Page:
Sibelius has been a constant inspiration to me. We performed the “Kullervo Symphony” with the RSNO in the 2015 Edinburgh Festival and it is so evocative of the north that I just wanted to jump on a plane and go straight back to Greenland which I’d just visited for the first time. I’ve just got hold of the “Voces Intimae” quartet which I think would make a nice programme with Adrian’s piece. I haven’t been to Finland yet and I guess if Sibelius is going to find its way into my programme then I’d better put it on my list!

St. Magnus Festival, Orkney and some new composers!

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In June, I travelled to Orkney for a weekend at the St. Magnus Festival. I had considered visiting Orkney on my sabbatical but, as I already knew Orkney well, decided to spend more time in Shetland instead. So, in one sense, it was unfinished business but it was also an opportunity to catch up with Lillie Harris and also to meet her colleagues on the composers’ course there. One of these was Angela Elizabeth Slater, whose quartet “In da Eye o’ da Hurricane” fits in perfectly with my project. It is inspired by Christian Tait’s poem “Fae da journal o a crofter’s wife” from Shetland and is a string quartet with the viola set against the other instruments. She also wrote “Flickering Airs in Coloured Skies” for the St. Magnus Festival, perfectly illustrating the weather and landscapes of Orkney with its light and quixotic textures.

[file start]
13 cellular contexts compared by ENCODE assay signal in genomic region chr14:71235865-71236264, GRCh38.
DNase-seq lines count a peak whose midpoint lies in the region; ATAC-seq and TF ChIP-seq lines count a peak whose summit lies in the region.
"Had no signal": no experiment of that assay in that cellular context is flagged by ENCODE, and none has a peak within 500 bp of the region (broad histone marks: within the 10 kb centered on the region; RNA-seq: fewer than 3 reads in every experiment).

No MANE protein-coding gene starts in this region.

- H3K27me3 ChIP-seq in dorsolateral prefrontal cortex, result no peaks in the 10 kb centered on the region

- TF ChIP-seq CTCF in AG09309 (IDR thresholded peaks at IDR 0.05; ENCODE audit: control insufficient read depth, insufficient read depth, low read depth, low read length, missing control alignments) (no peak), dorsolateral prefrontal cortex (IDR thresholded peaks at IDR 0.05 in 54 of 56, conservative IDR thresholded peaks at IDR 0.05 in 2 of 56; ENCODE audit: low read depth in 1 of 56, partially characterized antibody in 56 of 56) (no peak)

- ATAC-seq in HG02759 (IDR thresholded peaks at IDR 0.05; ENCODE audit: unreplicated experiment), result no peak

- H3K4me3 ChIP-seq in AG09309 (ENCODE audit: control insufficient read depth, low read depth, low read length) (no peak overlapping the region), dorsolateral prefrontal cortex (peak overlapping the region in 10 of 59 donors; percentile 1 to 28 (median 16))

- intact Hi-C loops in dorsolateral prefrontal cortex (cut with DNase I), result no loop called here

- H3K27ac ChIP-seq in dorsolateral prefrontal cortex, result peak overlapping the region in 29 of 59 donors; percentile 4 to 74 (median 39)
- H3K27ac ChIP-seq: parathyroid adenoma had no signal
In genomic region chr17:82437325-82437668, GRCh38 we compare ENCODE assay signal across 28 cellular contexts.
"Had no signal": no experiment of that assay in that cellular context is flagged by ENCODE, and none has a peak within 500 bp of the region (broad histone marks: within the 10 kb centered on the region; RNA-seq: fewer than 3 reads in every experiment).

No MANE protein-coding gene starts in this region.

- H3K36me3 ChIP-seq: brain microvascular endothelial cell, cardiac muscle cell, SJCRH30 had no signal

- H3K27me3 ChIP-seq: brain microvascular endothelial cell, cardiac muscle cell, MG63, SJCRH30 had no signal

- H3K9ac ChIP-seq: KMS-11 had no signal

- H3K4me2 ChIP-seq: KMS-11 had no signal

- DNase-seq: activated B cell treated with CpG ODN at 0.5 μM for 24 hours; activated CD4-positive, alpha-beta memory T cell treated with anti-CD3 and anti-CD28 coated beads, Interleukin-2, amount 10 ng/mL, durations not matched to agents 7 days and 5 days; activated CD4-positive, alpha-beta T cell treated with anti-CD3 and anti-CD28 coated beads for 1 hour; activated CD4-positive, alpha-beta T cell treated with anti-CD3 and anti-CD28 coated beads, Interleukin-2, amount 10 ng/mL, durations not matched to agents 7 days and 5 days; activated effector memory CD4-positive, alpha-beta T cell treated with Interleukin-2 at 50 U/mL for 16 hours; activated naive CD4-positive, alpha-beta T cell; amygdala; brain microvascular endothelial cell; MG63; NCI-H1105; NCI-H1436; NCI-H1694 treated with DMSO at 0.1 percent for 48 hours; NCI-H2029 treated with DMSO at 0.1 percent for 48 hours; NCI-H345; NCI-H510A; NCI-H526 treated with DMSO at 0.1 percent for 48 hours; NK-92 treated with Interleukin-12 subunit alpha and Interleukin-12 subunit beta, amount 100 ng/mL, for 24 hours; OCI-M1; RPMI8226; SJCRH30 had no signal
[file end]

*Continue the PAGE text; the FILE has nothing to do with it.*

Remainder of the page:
Ukioq by Arnannguaq Gerstrøm

Just before I take a rest for the summer, I received my eagerly awaited commission from Arnannguaq Gerstrøm. I’ve been so excited waiting to see how she responded to my brief to write a companion piece to Faroese composer Kári Bæk’s “Vár Trio” for viola, flute and bassoon. I asked Arnannguaq to write something based on either summer or winter and, actually, I’m secretly pleased she chose winter. I’ve travelled to Greenland in both seasons, but winter made the biggest impression on me and that’s when we met. “Ukioq”, which means “Winter”, captures so much of what I remember from my time in Nuuk – the crispness, the capriciousness and the joy of winter. The cold and the wind are there also, of course. We’ll perform “Ukioq” for the first time in Dunblane and then again in the RSNO centre, Glasgow, when I’m hoping that both Arnannguaq and Lillie will be able to come and hear their pieces performed.

Now for a well-earned break and time to meet some old friends in Shetland!